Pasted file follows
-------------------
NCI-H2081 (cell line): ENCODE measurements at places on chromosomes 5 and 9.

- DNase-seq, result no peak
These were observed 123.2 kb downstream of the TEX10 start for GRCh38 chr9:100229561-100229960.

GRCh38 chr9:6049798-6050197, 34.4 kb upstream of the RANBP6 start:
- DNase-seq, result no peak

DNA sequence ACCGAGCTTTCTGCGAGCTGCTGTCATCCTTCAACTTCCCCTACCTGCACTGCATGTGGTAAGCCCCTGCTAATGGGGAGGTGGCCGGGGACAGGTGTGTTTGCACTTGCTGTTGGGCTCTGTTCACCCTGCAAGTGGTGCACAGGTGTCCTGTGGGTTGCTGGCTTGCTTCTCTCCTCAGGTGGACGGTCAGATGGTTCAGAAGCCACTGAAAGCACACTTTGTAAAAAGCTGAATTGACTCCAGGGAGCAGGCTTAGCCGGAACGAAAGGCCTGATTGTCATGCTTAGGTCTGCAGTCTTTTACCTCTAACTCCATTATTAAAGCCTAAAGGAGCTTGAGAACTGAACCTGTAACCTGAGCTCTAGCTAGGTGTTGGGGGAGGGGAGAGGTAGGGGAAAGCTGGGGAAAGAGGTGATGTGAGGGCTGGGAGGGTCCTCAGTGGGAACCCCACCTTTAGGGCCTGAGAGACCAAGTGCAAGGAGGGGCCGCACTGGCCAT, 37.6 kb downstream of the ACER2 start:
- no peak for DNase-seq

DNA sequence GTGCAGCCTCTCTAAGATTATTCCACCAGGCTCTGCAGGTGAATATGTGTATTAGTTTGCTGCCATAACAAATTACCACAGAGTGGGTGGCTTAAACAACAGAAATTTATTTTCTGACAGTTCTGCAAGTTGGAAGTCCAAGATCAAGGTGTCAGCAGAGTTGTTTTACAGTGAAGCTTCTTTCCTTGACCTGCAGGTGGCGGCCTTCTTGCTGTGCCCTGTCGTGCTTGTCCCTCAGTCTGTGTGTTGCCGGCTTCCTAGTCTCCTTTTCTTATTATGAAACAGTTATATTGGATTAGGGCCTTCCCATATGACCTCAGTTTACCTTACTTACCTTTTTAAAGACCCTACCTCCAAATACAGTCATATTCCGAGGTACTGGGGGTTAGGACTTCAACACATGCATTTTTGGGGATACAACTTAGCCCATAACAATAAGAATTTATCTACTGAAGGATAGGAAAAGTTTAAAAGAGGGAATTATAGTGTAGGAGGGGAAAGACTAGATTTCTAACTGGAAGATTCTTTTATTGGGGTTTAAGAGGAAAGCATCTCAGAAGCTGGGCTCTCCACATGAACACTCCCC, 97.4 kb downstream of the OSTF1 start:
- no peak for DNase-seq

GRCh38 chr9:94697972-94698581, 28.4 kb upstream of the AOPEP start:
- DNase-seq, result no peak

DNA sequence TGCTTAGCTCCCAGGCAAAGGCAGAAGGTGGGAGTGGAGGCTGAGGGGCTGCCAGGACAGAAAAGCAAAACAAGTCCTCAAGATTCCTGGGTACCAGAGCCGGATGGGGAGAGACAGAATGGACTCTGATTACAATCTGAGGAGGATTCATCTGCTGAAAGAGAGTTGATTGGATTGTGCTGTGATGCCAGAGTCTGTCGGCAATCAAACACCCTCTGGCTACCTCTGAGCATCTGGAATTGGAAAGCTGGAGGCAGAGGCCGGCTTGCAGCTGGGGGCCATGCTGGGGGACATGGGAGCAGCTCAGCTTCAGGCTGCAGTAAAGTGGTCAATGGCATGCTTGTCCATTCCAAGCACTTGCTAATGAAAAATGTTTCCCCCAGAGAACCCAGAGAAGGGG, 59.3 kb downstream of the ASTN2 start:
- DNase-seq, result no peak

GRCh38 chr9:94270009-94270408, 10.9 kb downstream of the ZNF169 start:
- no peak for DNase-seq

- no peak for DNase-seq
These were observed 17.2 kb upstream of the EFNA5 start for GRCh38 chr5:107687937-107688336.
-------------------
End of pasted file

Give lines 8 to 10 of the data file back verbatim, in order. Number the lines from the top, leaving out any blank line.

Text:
DNA sequence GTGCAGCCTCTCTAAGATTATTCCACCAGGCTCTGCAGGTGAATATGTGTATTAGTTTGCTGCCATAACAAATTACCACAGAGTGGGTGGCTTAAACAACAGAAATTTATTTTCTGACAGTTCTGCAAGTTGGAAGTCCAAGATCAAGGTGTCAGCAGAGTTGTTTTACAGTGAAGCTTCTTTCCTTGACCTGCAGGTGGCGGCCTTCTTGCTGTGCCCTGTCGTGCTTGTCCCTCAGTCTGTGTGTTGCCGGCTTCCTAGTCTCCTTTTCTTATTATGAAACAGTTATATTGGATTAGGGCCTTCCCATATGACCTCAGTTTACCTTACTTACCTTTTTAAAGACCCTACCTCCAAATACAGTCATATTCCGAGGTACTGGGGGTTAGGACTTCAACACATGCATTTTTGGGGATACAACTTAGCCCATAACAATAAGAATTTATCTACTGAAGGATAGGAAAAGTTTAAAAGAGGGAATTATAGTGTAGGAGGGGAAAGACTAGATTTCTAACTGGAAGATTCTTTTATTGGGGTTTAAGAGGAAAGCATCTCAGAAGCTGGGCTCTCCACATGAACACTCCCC, 97.4 kb downstream of the OSTF1 start:
- no peak for DNase-seq

GRCh38 chr9:94697972-94698581, 28.4 kb upstream of the AOPEP start: